TO THE IDLER.
Dear Mr. Idler,
Though few men of prudence are much inclined to interpose in disputes between man and wife, who commonly make peace at the expense of the arbitrator; yet I will venture to lay before you a controversy, by which the quiet of my house has been long disturbed, and which, unless you can decide it, is likely to produce lasting evils, and embitter those hours which nature seems to have appropriated to tenderness and repose.
I married a wife with no great fortune, but of a family remarkable for domestick prudence, and elegant frugality. I lived with her at ease, if not with happiness, and seldom had any reason of complaint. The house was always clean, the servants were active and regular, dinner was on the table every day at the same minute, and the ladies of the neighbourhood were frightened when I invited their husbands, lest their own economy should be less esteemed.
During this gentle lapse of life, my dear brought me three daughters. I wished for a son, to continue the family; but my wife often tells me, that boys are dirty things, and are always troublesome in a house; and declares that she has hated the sight of them ever since she saw lady Fondle’s eldest son ride over a carpet with his hobby-horse all mire.
I did not much attend to her opinion, but knew that girls could not be made boys; and therefore composed myself to bear what I could not remedy, and resolved to bestow that care on my daughters, to which only the sons are commonly thought entitled.
But my wife’s notions of education differ widely from mine. She is an irreconcilable enemy to idleness, and considers every state of life as idleness, in which the hands are not employed, or some art acquired, by which she thinks money may be got or saved.
In pursuance of this principle, she calls up her daughters at a certain hour, and appoints them a task of needlework to be performed before breakfast. They are confined in a garret, which has its window in the roof, both because work is best done at a sky-light, and because children are apt to lose time by looking about them.
They bring down their work to breakfast, and as they deserve are commended or reproved; they are then sent up with a new task till dinner; if no company is expected, their mother sits with them the whole afternoon, to direct their operations, and to draw patterns, and is sometimes denied to her nearest relations when she is engaged in teaching them a new stitch.
By this continual exercise of their diligence, she has obtained a very considerable number of laborious performances. We have twice as many fire-skreens as chimneys, and three flourished quilts for every bed. Half the rooms are adorned with a kind of sutile pictures, which imitate tapestry. But all their work is not set out to show; she has boxes filled with knit garters and braided shoes. She has twenty covers for side-saddles embroidered with silver flowers, and has curtains wrought with gold in various figures, which she resolves some time or other to hang up. All these she displays to her company whenever she is elate with merit, and eager for praise; and amidst the praises which her friends and herself bestow upon her merit, she never fails to turn to me, and ask what all these would cost, if I had been to buy them.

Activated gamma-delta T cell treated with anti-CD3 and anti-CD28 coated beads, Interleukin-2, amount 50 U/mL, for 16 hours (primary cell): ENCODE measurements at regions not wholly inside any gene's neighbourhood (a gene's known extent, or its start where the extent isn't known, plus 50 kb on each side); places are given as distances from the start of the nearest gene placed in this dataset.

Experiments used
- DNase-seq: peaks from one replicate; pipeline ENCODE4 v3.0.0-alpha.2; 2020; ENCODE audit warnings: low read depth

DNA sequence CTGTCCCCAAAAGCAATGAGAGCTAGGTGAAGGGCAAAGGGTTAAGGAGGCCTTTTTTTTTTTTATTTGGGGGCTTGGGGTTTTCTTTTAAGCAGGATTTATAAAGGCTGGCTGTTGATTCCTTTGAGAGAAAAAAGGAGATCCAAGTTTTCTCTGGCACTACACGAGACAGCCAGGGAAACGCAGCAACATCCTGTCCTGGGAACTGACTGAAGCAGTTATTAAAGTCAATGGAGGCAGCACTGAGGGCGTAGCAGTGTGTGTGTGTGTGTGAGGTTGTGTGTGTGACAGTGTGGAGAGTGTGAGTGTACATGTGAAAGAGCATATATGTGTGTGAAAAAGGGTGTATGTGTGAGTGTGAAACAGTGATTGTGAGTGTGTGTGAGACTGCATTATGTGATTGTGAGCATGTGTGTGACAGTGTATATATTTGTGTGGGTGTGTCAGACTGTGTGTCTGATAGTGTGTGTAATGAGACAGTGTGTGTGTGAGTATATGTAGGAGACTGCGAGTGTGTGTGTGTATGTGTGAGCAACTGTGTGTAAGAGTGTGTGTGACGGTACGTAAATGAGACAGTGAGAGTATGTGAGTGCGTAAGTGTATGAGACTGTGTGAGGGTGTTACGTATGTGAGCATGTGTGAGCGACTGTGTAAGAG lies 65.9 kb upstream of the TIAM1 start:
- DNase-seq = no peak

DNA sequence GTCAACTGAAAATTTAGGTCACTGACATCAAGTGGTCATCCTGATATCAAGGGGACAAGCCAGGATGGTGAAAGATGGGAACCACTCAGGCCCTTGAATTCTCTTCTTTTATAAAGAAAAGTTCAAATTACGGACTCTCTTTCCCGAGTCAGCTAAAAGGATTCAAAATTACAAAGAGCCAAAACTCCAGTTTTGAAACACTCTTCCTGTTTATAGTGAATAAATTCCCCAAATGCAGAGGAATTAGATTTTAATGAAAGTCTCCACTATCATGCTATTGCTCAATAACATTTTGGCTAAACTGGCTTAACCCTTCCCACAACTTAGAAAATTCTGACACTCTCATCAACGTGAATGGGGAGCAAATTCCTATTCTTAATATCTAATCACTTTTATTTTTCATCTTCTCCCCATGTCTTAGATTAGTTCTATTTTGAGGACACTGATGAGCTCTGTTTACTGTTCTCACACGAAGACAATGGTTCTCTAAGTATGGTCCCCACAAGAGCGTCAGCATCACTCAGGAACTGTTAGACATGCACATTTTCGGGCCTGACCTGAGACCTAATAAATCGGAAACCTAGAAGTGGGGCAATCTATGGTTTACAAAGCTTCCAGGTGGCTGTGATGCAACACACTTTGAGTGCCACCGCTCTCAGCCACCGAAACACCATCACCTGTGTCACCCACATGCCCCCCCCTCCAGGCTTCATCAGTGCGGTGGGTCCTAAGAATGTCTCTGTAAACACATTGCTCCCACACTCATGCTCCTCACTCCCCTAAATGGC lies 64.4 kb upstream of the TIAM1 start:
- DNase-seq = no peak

I sometimes venture to tell her, that many of the ornaments are superfluous; that what is done with so much labour might have been supplied by a very easy purchase; that the work is not always worth the materials; and that I know not why the children should be persecuted with useless tasks, or obliged to make shoes that are never worn. She answers with a look of contempt, that men never care how money goes, and proceeds to tell of a dozen new chairs for which she is contriving covers, and of a couch which she intends to stand as a monument of needle-work.
In the mean time, the girls grow up in total ignorance of every thing past, present, and future. Molly asked me the other day, whether Ireland was in France, and was ordered by her mother to mend her hem. Kitty knows not, at sixteen, the difference between a Protestant and a Papist, because she has been employed three years in filling the side of a closet with a hanging that is to represent Cranmer in the flames. And Dolly, my eldest girl, is now unable to read a chapter in the Bible, having spent all the time, which other children pass at school, in working the interview between Solomon and the queen of Sheba.
About a month ago, Tent and Turkey-stitch seemed at a stand; my wife knew not what new work to introduce; I ventured to propose that the girls should now learn to read and write, and mentioned the necessity of a little arithmetick; but, unhappily, my wife has discovered that linen wears out, and has bought the girls three little wheels, that they may spin huckaback for the servants’ table. I remonstrated, that with larger wheels they might despatch in an hour what must now cost them a day; but she told me, with irresistible authority, that any business is better than idleness; that when these wheels are set upon a table, with mats under them, they will turn without noise, and keep the girls upright; that great wheels are not fit for gentlewomen; and that with these, small as they are, she does not doubt but that the three girls, if they are kept close, will spin every year as much cloth as would cost five pounds if one were to buy it.